11. Tell me then, O evangelist, did He shine more brightly than the sun, and yet dost thou say, “as the sun?” Yea: wishing to make that light known to thee, I know not any other greater luminary, I have no other comparison which holds a royal place amongst luminaries. I have said these things that thou mayest not rest contentedly in the poverty of the language used: I have pointed out to thee the fall of the disciples: they fell to the earth, and were stupified and overwhelmed with slumber. “Arise” He said, and lifted them up, and yet they were oppressed. For they could not endure the excessive brightness of that shining, but heavy sleep took possession of their eyes: so far did the light which was manifested exceed the light of the sun. Yet the evangelist said “as the sun,” because that luminary is familiar to us and surpasses all the rest.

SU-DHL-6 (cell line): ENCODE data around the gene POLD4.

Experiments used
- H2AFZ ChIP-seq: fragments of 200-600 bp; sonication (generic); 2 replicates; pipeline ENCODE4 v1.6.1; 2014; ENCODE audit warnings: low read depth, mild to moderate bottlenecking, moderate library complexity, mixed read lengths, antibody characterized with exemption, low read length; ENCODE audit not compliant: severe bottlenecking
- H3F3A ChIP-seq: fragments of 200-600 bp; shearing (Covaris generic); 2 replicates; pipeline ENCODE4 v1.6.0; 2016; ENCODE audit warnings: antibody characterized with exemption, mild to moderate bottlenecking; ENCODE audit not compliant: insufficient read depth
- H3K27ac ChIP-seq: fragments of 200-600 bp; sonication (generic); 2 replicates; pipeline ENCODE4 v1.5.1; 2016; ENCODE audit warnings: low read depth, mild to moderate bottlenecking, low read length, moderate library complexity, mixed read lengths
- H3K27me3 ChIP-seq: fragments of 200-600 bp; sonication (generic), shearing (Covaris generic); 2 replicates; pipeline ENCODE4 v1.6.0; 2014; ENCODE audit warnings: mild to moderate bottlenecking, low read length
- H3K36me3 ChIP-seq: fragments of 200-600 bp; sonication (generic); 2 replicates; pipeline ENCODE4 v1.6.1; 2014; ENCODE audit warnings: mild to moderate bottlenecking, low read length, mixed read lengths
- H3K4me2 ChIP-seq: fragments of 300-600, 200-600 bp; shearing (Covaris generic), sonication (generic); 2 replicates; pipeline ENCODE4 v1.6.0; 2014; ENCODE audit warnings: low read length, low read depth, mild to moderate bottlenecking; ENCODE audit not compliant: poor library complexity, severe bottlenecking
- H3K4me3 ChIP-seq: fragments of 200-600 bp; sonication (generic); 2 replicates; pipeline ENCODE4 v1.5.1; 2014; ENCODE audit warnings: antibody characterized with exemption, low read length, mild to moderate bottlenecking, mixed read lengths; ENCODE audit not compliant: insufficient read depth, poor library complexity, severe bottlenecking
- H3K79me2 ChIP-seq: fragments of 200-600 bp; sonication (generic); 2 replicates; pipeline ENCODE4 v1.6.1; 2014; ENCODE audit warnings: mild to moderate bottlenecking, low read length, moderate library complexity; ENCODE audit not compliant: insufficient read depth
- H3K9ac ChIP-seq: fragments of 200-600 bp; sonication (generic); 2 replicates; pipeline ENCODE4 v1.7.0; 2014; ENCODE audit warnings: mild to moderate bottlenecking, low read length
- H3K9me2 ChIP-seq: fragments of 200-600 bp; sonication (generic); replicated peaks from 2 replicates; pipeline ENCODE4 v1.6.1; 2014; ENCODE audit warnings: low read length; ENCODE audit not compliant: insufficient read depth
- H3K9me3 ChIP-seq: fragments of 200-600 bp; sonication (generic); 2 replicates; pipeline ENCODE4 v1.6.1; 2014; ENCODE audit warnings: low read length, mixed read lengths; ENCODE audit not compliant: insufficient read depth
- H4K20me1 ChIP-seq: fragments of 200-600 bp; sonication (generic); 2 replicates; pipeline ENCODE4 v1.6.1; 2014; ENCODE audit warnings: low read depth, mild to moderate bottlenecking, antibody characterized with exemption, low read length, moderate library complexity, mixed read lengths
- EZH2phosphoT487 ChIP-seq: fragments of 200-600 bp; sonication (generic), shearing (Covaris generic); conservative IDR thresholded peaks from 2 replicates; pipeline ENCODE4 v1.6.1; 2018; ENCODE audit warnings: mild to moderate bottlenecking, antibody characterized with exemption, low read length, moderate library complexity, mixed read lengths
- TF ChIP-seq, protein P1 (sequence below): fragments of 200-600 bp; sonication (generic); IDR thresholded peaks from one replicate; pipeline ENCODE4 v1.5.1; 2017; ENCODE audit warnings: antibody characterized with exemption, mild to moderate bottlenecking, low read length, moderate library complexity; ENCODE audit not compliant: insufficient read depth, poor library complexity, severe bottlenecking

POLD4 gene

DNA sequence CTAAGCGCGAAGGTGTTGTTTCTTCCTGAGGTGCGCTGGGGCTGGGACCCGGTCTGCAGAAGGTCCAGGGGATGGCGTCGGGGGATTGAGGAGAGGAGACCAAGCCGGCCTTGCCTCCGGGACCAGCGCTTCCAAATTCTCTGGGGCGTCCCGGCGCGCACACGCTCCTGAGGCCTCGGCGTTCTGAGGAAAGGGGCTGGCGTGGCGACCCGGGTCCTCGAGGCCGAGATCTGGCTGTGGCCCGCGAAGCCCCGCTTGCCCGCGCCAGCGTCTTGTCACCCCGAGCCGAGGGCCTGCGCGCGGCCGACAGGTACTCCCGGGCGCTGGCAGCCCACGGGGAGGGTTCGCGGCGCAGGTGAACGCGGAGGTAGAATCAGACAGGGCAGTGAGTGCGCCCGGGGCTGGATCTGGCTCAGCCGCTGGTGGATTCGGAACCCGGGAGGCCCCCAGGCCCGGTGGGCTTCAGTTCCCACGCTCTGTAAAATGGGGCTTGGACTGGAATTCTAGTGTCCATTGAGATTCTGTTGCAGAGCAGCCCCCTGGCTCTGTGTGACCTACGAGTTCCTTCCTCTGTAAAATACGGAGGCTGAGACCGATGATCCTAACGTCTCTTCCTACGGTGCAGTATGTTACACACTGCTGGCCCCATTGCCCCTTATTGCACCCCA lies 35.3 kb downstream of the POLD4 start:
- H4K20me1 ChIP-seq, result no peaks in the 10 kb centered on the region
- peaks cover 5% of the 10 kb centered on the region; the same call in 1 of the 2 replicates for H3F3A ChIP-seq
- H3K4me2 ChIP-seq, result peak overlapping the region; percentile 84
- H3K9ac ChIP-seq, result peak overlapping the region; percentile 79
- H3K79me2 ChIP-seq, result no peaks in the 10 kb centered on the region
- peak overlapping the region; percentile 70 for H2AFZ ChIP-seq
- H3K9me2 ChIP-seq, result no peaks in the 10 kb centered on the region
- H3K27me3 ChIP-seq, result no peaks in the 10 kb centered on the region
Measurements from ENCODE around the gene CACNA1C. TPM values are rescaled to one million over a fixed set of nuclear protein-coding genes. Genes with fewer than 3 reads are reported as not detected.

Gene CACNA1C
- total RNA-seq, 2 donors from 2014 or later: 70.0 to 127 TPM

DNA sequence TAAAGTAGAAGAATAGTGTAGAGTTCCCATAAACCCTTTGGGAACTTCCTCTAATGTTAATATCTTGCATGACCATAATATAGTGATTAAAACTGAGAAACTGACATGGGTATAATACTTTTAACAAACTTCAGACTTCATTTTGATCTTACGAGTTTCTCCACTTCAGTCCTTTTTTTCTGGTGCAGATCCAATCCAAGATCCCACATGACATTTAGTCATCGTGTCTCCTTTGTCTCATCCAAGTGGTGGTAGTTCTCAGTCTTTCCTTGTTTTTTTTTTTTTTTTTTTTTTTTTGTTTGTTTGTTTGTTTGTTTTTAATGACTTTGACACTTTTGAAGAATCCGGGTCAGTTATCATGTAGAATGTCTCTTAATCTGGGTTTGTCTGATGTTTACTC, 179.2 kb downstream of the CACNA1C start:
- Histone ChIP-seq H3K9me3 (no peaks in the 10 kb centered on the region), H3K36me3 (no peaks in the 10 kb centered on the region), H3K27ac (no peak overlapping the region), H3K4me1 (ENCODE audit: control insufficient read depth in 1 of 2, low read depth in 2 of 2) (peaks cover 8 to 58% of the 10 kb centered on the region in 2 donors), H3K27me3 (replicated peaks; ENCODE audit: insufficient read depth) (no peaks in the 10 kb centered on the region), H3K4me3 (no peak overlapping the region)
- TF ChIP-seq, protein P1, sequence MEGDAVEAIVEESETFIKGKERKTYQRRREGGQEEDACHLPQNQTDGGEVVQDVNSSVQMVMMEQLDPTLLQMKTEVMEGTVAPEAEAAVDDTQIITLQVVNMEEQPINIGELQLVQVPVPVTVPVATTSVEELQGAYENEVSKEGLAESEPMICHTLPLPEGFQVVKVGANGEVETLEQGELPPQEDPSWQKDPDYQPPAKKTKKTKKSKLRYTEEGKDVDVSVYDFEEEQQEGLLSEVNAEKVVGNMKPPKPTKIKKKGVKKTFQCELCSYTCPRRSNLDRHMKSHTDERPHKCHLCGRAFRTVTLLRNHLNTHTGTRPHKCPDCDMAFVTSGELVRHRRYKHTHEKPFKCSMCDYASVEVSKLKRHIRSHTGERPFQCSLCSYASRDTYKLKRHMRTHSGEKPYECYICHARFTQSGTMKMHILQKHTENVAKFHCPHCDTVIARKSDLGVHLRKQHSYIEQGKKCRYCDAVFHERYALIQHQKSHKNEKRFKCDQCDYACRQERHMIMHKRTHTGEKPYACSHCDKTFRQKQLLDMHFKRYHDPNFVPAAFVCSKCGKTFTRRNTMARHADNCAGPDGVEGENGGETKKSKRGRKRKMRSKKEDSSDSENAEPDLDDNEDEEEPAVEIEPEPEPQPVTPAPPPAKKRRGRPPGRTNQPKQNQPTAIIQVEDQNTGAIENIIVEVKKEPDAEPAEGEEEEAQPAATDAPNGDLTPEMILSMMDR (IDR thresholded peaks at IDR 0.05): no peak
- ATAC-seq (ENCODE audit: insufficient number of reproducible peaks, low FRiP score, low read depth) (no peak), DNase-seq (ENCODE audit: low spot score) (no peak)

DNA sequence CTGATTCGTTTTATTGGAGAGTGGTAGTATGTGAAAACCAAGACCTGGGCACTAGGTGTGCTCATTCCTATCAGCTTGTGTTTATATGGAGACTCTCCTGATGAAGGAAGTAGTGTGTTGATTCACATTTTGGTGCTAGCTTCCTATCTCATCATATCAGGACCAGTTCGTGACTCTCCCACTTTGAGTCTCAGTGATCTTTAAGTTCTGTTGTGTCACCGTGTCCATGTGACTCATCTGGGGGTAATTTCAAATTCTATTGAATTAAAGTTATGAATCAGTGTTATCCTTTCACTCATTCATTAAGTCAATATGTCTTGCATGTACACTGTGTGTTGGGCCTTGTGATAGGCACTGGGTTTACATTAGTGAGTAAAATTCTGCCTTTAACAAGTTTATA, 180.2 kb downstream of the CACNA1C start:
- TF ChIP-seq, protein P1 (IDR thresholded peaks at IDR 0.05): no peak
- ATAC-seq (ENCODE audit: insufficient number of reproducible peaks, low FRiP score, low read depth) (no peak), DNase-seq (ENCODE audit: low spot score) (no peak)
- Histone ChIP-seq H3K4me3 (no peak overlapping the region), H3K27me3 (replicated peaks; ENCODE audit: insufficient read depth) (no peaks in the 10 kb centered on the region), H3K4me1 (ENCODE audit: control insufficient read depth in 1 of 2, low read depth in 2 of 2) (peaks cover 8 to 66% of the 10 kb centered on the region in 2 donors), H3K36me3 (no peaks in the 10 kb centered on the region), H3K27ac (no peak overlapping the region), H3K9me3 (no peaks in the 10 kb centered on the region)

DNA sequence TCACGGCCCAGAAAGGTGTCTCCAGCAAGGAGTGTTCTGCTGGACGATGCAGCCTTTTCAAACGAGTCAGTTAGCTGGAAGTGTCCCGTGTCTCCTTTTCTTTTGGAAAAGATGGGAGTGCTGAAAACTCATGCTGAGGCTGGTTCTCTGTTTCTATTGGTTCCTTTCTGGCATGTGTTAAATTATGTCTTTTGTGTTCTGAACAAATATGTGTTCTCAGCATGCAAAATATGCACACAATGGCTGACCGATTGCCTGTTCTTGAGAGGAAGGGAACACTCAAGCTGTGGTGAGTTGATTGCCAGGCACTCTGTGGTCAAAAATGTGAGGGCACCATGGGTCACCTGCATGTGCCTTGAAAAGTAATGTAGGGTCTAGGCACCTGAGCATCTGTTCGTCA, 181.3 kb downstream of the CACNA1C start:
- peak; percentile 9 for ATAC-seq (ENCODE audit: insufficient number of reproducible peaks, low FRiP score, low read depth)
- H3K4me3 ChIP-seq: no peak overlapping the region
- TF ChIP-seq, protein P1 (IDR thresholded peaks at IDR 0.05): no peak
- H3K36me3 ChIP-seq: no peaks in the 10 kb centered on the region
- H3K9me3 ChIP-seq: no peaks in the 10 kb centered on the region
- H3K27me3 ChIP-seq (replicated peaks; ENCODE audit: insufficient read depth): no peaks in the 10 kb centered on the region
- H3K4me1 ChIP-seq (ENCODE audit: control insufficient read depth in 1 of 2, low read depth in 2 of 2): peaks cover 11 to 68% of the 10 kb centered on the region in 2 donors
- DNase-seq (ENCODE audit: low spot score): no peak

But as I was saying, He who was thus great and powerful desired an harlot. I speak of our human nature under that name. If a man indeed desire an harlot he is condemned, and doth God desire one? Yea verily. Again a p. 259 man desireth an harlot that he may become a fornicator: but God that He may convert the harlot into a virgin: so that the desire of the man is the destruction of her who is desired: but the desire of God is salvation to her who is desired. And why did He who is so great and powerful desire an harlot? that He might become the husband thereof. How doth He act? He doth not send to her any of His servants, He sendeth not angel, archangel, Cherubim, or Seraphim; but He himself draws nigh Who loves her. Again when thou hearest of love, deem it not sensuous. Cull out the thoughts which are contained in the words, even as an excellent bee settles on the flowers, and takes the honey comb, but leaves the herbs God desired an harlot, and how doth He act? He does not conduct her on high; for He would not bring an harlot into Heaven, but He Himself comes down. Since she could not ascend on high, He descends to earth. He cometh to the harlot, and is not ashamed: He cometh to her secret dwelling place. He beholds her in her drunkenness. And how doth He come? not in the bare essence of His original nature, but He becomes that which the harlot was, not in intention but in reality does He become this, in order that she may not be scared when she sees Him, that she may not rush away, and escape. He cometh to the harlot, and becomes man. And how does He become this? He is conceived in the womb, he increases little by little and follows like me the course of human growth. Who is it who does this? the Deity as manifested, not the Godhead; the form of the servant not that of the Master; the flesh which belongs to me, not the essential nature which belongs to Him: He increases little by little, and has intercourse with mankind. Although He finds the harlot, human nature, full of sores, brutalised, and oppressed by devils, how does He act? He draws nigh to her. She sees Him and flees away. He calleth the wise men saying Why are ye afraid? I am not a judge, but a physician. “I came not to judge the world but to save the world.” 851 Straightway He calleth the wise men. Oh! new and strange event. The immediate first-fruits of His coming are wise men. He who upholds the world lieth in a manger, and He who careth for all things is a nursling in swaddling bands. The temple is founded and the God dwelleth therein. And wise men come and straightway worship Him: the publican comes and is turned into an evangelist: the harlot comes and is turned into a maiden: the Canaanitish woman comes and partakes of his lovingkindness. This is the mark of one who loves, to forbear demanding an account of sins, and to forgive transgressions and offences. And how does He act? He takes the sinner and espouses her to himself. And what doth He give her? a signet ring. Of what nature? the Holy Spirit. Paul saith “now He who establisheth us with you is God who hath also sealed us, and given the earnest of the Spirit.” 852 The Spirit then He giveth her. Next He saith “Did not I plant thee in a garden?” She saith “yea.” And how didst thou fall from thence? “The devil came and cast me out of the garden.” Thou wast planted in the garden and he cast thee out: behold I plant thee in myself, I uphold thee. How? The devil dares not approach me. Neither do I take thee up into Heaven; but something greater than Heaven is here: I carry thee in myself who am the Lord of Heaven. The shepherd carries thee and the wolf no longer comes: or rather I permit him to approach. And so the Lord carrieth our nature: and the devil approaches and is worsted. “I have planted thee in myself:” therefore He saith “I am the root, ye are the branches:” 853 so He planted her in Himself. “But,” she saith, “I am a sinner and unclean.” “Let not this trouble thee, I am a physician. I know my vessel, I know how it was perverted. It was formerly a vessel of clay, and it was perverted. I remodel it by means of the laver of regeneration and I submit it to the action of fire.” For observe: He took dust from the earth and made the man; He formed him. The devil came, and perverted him. Then the Lord came, took him again, and remoulded, and recast him in baptism, and He suffered not his body to be of clay, but made it of a harder ware. He subjected the soft clay to the fire of the Holy Spirit. “He shall baptize you with the Holy Ghost and with fire:” 854 He was baptized with water that he might be remodelled, with fire that he might be hardened. Therefore the Prophet speaking beforehand under divine guidance declared “Thou shalt dash them in pieces like vessels of the potter.” 855 He did not say like vessels of earthenware which every one possesses: for by a potters vessels are meant those which the potter is fashioning on the wheel: now the potters vessels are of clay, but ours are of harder ware. Speaking beforehand therefore of the remoulding which is wrought by means of baptism he saith, “thou shalt dash them in pieces like vessels of a potter”—He means that He remodels and recasts them. I descend into the water p. 260 of baptism, and the fashion of my nature is remoulded, and the fire of the Spirit recasts it, and it is turned into a harder ware. And that my words are no empty vaunt hear what Job says, “He hath made us as clay,” 856 and Paul, “but we have this treasure in earthen vessels.” 857 But consider the strength of the earthen vessel: for it has been hardened not by fire, but by the Spirit. How was it proved to be an earthen vessel? “Five times received I forty stripes save one, thrice was I beaten with rods, once was I stoned,” 858 and yet the earthen vessel was not shattered. “A day and a night have I been in the deep.” He hath been in the deep, and the earthen vessel was not dissolved: he suffered shipwreck and the treasure was not lost; the ship was submerged and yet the freight floated. “But we have this treasure” he says. What kind of treasure? a supply of the Spirit, righteousness, sanctification, redemption. Of what nature, tell me? “in the name of Jesus Christ rise up and walk.” 859 “Æneas, Jesus Christ maketh thee whole,” 860 I say unto thee thou evil spirit, go out of him. 861